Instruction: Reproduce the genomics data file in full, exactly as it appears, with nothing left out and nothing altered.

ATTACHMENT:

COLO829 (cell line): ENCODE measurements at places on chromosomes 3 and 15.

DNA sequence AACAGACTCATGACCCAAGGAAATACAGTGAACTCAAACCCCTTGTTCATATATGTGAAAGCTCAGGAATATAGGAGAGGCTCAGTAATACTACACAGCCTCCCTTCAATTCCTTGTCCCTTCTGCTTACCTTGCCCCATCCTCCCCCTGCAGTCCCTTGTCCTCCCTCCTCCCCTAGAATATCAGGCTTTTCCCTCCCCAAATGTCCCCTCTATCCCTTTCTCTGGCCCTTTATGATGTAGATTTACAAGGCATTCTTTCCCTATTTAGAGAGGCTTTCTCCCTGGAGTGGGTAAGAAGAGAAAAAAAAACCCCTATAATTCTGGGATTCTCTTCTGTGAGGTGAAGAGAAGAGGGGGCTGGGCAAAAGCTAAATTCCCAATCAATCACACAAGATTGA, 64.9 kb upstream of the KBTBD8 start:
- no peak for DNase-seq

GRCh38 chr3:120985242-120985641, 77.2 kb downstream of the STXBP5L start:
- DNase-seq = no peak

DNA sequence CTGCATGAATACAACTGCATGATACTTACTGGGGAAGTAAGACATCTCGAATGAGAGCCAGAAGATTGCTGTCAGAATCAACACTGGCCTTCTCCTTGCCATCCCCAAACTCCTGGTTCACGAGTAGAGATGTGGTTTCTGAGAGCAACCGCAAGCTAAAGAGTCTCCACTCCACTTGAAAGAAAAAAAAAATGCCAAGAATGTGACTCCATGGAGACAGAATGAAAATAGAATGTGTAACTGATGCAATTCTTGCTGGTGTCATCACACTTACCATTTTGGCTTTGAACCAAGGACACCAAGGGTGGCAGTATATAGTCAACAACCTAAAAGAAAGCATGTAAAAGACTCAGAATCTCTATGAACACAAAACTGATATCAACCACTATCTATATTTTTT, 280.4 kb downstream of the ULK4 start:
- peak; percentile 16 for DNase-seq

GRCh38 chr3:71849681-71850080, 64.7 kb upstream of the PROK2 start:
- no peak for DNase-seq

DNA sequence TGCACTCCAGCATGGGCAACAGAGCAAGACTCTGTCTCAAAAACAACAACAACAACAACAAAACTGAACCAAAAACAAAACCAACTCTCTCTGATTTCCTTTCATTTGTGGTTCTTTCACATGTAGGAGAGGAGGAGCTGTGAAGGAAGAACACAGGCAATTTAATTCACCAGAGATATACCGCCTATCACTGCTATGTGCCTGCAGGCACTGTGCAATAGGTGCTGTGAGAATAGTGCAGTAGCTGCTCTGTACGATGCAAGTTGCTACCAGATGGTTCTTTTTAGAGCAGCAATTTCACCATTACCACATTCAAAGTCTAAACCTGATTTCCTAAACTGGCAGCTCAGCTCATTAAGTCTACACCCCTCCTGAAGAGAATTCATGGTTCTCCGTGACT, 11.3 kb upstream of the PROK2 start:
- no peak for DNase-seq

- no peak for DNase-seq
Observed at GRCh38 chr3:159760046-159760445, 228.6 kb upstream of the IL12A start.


COLO829 (cell line): ENCODE measurements at places on chromosomes 3 and 15.

DNA sequence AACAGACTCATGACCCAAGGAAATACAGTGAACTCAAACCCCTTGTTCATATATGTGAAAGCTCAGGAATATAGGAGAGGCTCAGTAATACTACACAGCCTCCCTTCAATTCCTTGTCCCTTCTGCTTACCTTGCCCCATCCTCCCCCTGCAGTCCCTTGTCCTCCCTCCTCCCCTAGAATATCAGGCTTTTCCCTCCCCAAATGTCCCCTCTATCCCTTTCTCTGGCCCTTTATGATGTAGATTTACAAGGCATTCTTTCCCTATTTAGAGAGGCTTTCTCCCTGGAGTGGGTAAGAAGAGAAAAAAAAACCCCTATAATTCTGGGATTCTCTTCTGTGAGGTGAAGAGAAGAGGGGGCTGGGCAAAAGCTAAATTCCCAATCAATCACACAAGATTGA, 64.9 kb upstream of the KBTBD8 start:
- no peak for DNase-seq

GRCh38 chr3:120985242-120985641, 77.2 kb downstream of the STXBP5L start:
- DNase-seq = no peak

DNA sequence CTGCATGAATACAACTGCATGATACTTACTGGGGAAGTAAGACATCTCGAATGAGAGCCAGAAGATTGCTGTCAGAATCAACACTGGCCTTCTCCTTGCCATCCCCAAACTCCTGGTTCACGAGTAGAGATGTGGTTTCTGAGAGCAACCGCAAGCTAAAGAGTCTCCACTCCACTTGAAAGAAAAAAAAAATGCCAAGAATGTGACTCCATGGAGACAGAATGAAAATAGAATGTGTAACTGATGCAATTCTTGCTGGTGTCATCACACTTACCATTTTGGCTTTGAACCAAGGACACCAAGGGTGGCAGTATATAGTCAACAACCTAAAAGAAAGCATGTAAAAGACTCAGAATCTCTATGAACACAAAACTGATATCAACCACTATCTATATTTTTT, 280.4 kb downstream of the ULK4 start:
- peak; percentile 16 for DNase-seq

GRCh38 chr3:71849681-71850080, 64.7 kb upstream of the PROK2 start:
- no peak for DNase-seq

DNA sequence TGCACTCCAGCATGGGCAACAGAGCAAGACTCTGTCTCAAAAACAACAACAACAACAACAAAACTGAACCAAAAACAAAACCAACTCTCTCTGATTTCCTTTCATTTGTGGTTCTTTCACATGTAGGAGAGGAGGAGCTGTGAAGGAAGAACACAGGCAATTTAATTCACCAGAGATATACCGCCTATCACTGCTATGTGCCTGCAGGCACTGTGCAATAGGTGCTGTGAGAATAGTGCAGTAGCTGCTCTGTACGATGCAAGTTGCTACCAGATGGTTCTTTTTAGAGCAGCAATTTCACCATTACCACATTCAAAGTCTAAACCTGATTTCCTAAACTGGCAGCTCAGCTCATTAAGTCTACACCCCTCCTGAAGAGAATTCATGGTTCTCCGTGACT, 11.3 kb upstream of the PROK2 start:
- no peak for DNase-seq

- no peak for DNase-seq
Observed at GRCh38 chr3:159760046-159760445, 228.6 kb upstream of the IL12A start.